The instance that tried to take a rollback segment offline and caused it to change to PENDING OFFLINE can bring it back online at any time; if the rollback segment is brought back online, it will function normally.
After you take a public or private rollback segment offline, it remains offline until you explicitly bring it back online or you restart the instance.
See Also: For information on viewing rollback segment status, see "Displaying Rollback Segment Information" on page 18-15.
For information about the views DBA_ROLLBACK_SEGS and V$ROLLSTAT, see the Oracle8 Server Reference Manual.
A transaction can be explicitly assigned to a specific rollback segment using the SET TRANSACTION command with the USE ROLLBACK SEGMENT parameter. Transactions are explicitly assigned to rollback segments for the following reasons:
To assign a transaction to a rollback segment explicitly, the rollback segment must be online for the current instance, and the SET TRANSACTION USE ROLLBACK SEGMENT statement must be the first statement of the transaction. If a specified rollback segment is not online or a SET TRANSACTION USE ROLLBACK SEGMENT statement is not the first statement in a transaction, an error is returned.
For example, if you are about to begin a transaction that contains a significant amount of work (more than most transactions), you can assign the transaction to a large rollback segment, as follows:
SET TRANSACTION USE ROLLBACK SEGMENT large_rs1;
After the transaction is committed, Oracle will automatically assign the next transaction to any available rollback segment unless the new transaction is explicitly assigned to a specific rollback segment by the user.
You can drop rollback segments when the extents of a segment become too fragmented on disk, or the segment needs to be relocated in a different tablespace.
Before dropping a rollback segment, make sure that status of the rollback segment is OFFLINE. If the rollback segment that you want to drop is currently ONLINE, PARTLY AVAILABLE, NEEDS RECOVERY, or INVALID, you cannot drop it. If the status is INVALID, the segment has already been dropped. Before you can drop it, you must take it offline.
To drop a rollback segment, you must have the DROP ROLLBACK SEGMENT system privilege.
If a rollback segment is offline, you can drop it using either the Drop menu item of Enterprise Manager, or the SQL command DROP ROLLBACK SEGMENT.
The following statement drops the DATA1_RS rollback segment:
DROP PUBLIC ROLLBACK SEGMENT data1_rs;
If you use the DROP ROLLBACK SEGMENT command, indicate the correct type of rollback segment to drop, public or private, by including or omitting the PUBLIC keyword.
Note: If a rollback segment specified in ROLLBACK_SEGMENTS is dropped, make sure to edit the parameter files of the database to remove the name of the dropped rollback segment from the list in the ROLLBACK_SEGMENTS parameter. If this step is not performed before the next instance startup, startup fails because it cannot acquire the dropped rollback segment.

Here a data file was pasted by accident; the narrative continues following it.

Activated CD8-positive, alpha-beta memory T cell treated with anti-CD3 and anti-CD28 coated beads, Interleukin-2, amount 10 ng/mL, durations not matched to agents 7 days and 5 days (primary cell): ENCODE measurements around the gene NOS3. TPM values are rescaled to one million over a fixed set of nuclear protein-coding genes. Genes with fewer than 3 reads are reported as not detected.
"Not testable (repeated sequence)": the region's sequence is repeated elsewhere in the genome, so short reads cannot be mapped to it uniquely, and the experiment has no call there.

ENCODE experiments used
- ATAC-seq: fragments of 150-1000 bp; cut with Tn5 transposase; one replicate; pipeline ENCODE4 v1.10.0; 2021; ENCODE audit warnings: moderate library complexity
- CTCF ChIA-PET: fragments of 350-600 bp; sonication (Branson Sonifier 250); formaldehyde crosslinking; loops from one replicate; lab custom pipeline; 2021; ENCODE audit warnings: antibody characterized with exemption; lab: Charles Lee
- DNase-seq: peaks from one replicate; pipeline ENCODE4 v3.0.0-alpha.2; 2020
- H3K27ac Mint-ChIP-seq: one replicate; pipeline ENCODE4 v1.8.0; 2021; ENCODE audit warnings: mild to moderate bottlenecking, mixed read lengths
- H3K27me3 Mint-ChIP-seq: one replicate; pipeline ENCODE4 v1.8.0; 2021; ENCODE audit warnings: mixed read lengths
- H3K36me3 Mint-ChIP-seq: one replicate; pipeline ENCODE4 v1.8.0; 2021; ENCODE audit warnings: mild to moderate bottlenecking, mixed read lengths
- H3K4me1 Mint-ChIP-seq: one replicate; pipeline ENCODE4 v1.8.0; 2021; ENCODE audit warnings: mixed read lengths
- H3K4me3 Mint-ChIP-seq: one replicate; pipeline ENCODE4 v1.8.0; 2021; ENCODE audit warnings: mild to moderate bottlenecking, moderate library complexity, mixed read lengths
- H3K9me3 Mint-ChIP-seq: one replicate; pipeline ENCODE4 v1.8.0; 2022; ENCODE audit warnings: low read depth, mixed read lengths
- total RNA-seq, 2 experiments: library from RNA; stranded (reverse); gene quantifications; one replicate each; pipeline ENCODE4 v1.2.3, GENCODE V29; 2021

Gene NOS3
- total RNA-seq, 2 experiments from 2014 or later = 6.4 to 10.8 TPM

After a rollback segment is dropped, its status changes to INVALID. The next time a rollback segment is created, it takes the row vacated by a dropped rollback segment, if one is available, and the dropped rollback segment's row no longer appears in the DBA_ROLLBACK_SEGS view.
See Also: For more information about the view DBA_ROLLBACK_SEGS, see the Oracle8 Server Reference Manual.
Use the MONITOR ROLLBACK feature of Enterprise Manager/GUI to monitor a rollback segment's size, number of extents, optimal number of extents, activity concerning dynamic deallocation of extents, and current usage by active transaction.
See Also: For a detailed description of how to use the MONITOR for the corresponding operation, see "Set an Optimal Number of Extents for Each Rollback Segment" on page 18-6.
The DBA_ROLLBACK_SEGS data dictionary view stores information about the rollback segments of a database. For example, the following query lists the name, associated tablespace, and status of each rollback segment in a database:
SELECT segment_name, tablespace_name, status FROM sys.dba_rollback_segs; SEGMENT_NAME TABLESPACE_NAME STATUS ------------- ---------------- ------ SYSTEM SYSTEM ONLINE PUBLIC_RS SYSTEM ONLINE USERS_RS USERS ONLINE
In addition, the following data dictionary views contain information about the segments of a database, including rollback segments:
The following query returns the name of each rollback segment, the tablespace that contains it, and its size:
SELECT segment_name, tablespace_name, bytes, blocks, extents FROM sys.dba_segments WHERE segment_type = 'ROLLBACK'; SEGMENT_NAME TABLESPACE_NAME BYTES BLOCKS EXTENTS ------------ --------------- ------- ------ --------- RS1 SYSTEM 20480 10 2 RS2 TS1 40960 20 3 SYSTEM SYSTEM 184320 90 3
When you take a rollback segment offline, it does not actually go offline until all active transactions in it have completed. Between the time when you attempt to take it offline and when it actually is offline, its status in DBA_ROLLBACK_SEGS remains ONLINE, but it is not used for new transactions. To determine whether any rollback segments for an instance are in this state, use the following query:
SELECT name, xacts 'ACTIVE TRANSACTIONS' FROM v$rollname, v$rollstat WHERE status = 'PENDING OFFLINE' AND v$rollname.usn = v$rollstat.usn; NAME ACTIVE TRANSACTIONS ---------- -------------------- RS2 3
If your instance is part of a Parallel Server configuration, this query displays information for rollback segments of the current instance only, not those of other instances.
The following query shows which rollback segments are private and which are public. Note that it only displays information about the rollback segments that are currently online for the current instance:
SELECT segment_name, tablespace_name, owner FROM sys.dba_rollback_segs; SEGMENT_NAME TABLESPACE_NAME OWNER ------------- ---------------- ------ SYSTEM SYSTEM SYS PUBLIC_RS SYSTEM PUBLIC USERS_RS USERS SYS
The following query shows all deferred rollback segments (rollback segments that were created to hold rollback entries for tablespaces taken offline until the tablespaces are brought back online):
SELECT segment_name, segment_type, tablespace_name FROM sys.dba_segments WHERE segment_type = 'DEFERRED ROLLBACK'; SEGMENT_NAME SEGMENT_TYPE TABLESPACE_NAME ------------ ----------------- ---------------- USERS_RS DEFERRED ROLLBACK USERS